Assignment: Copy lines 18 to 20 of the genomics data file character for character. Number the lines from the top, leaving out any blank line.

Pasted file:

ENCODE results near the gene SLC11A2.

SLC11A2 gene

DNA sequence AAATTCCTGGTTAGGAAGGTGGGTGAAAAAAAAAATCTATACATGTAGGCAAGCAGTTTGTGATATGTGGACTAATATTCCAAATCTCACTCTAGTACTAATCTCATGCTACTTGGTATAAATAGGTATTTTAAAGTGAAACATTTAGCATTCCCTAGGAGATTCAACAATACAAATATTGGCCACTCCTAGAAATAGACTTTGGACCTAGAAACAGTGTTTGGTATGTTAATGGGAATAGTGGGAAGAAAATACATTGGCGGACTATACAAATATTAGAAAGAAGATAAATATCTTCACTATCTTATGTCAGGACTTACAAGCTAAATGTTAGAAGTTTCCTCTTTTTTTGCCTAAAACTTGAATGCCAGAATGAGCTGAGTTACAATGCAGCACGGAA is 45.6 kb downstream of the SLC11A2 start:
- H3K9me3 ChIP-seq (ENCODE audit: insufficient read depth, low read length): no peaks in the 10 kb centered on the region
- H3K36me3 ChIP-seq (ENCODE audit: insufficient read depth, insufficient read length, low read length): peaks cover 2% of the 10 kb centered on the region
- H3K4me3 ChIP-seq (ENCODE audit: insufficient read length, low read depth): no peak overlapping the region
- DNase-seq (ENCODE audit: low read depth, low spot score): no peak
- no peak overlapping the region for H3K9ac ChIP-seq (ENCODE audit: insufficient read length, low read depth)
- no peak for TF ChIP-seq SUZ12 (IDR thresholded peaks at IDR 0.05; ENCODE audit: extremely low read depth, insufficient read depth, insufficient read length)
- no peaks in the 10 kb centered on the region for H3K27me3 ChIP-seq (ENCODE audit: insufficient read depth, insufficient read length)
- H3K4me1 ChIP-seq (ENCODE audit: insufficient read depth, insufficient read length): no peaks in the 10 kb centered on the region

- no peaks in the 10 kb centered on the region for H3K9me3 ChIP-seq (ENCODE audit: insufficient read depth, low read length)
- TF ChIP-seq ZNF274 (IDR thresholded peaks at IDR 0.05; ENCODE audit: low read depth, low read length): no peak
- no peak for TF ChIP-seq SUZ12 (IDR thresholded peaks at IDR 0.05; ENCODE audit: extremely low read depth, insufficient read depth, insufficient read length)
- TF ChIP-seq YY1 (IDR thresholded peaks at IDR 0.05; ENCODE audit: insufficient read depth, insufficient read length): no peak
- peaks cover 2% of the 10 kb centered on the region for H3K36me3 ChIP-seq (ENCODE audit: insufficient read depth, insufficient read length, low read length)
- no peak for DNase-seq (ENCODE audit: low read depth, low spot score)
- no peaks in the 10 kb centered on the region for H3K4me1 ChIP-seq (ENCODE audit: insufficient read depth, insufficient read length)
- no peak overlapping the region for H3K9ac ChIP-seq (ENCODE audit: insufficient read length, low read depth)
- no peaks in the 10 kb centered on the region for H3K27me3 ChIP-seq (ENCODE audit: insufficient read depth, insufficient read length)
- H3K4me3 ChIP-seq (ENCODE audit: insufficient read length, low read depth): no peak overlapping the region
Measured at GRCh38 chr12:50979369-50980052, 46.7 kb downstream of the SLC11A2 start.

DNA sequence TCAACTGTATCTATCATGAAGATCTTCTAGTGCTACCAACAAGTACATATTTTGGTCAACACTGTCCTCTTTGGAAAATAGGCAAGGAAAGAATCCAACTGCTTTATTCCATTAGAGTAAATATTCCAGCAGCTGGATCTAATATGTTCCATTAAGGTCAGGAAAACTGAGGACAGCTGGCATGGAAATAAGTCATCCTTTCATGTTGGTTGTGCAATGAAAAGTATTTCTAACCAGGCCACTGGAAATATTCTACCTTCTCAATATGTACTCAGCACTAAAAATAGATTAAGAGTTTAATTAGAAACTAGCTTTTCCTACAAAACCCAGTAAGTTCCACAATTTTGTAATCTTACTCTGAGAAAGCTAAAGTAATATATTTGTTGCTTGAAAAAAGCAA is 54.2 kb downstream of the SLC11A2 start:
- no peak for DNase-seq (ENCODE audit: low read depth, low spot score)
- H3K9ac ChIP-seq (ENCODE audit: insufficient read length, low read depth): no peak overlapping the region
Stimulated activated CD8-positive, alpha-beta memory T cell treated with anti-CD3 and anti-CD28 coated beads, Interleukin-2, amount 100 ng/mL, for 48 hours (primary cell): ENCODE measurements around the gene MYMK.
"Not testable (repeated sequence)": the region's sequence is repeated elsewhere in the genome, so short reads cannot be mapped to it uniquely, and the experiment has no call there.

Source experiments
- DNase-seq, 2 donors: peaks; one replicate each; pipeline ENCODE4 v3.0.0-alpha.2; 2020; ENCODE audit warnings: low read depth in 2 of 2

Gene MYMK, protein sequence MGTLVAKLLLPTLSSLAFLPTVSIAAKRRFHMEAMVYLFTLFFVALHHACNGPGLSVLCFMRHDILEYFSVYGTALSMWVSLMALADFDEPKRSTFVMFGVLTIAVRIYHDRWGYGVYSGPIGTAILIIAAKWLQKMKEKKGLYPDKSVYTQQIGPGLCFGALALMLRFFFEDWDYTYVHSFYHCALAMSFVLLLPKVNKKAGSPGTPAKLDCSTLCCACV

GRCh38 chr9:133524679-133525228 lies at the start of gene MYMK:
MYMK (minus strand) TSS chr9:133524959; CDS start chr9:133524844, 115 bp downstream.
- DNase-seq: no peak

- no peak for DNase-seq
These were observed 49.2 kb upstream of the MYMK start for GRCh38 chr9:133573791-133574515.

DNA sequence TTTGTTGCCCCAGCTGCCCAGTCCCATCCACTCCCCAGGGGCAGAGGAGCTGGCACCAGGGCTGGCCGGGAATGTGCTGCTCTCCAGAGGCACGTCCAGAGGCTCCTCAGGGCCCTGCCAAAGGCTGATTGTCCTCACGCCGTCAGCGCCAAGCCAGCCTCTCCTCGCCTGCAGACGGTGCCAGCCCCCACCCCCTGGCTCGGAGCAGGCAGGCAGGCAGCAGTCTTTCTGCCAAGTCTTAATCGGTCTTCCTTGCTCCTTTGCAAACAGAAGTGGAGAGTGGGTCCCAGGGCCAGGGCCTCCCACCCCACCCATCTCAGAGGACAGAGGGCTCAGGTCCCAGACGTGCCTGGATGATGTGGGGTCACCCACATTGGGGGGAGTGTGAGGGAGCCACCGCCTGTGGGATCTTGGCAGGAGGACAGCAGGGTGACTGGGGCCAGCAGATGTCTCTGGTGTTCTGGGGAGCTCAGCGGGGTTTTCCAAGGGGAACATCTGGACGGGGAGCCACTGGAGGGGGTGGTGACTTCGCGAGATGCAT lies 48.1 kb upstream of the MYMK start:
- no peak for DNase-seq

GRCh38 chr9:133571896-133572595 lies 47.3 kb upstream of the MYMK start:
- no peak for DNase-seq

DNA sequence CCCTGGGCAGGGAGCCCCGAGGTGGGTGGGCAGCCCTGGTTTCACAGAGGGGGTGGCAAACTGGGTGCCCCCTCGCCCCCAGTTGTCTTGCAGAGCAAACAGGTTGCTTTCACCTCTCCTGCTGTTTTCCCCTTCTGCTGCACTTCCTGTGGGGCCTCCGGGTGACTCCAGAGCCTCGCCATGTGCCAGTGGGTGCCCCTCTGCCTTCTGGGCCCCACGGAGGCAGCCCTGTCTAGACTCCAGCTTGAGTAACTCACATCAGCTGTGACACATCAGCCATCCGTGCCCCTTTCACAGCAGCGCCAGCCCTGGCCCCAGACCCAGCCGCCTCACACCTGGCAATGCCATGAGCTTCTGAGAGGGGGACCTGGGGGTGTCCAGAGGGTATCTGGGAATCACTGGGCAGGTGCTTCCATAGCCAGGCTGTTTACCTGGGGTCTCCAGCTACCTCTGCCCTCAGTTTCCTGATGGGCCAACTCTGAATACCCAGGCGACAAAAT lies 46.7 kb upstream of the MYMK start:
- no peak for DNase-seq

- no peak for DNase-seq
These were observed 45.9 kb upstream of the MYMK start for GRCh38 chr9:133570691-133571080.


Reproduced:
- no peaks in the 10 kb centered on the region for H3K4me1 ChIP-seq (ENCODE audit: insufficient read depth, insufficient read length)
- no peak overlapping the region for H3K9ac ChIP-seq (ENCODE audit: insufficient read length, low read depth)
- no peaks in the 10 kb centered on the region for H3K27me3 ChIP-seq (ENCODE audit: insufficient read depth, insufficient read length)